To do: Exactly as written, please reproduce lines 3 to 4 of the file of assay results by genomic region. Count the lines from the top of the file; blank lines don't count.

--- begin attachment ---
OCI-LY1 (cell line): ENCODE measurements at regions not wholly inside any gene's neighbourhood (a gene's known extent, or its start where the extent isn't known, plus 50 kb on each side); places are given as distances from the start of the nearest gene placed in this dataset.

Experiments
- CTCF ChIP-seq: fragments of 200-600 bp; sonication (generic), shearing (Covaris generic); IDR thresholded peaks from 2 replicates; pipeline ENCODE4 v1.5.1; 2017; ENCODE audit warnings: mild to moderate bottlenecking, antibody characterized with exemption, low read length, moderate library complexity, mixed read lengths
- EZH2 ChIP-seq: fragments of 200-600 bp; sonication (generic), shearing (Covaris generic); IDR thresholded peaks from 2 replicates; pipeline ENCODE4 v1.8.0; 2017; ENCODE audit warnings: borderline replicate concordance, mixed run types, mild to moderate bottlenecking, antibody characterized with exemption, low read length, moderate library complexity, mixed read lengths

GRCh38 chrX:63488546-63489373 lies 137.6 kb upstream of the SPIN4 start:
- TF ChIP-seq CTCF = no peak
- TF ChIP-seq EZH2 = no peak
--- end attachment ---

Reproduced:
- CTCF ChIP-seq: fragments of 200-600 bp; sonication (generic), shearing (Covaris generic); IDR thresholded peaks from 2 replicates; pipeline ENCODE4 v1.5.1; 2017; ENCODE audit warnings: mild to moderate bottlenecking, antibody characterized with exemption, low read length, moderate library complexity, mixed read lengths
- EZH2 ChIP-seq: fragments of 200-600 bp; sonication (generic), shearing (Covaris generic); IDR thresholded peaks from 2 replicates; pipeline ENCODE4 v1.8.0; 2017; ENCODE audit warnings: borderline replicate concordance, mixed run types, mild to moderate bottlenecking, antibody characterized with exemption, low read length, moderate library complexity, mixed read lengths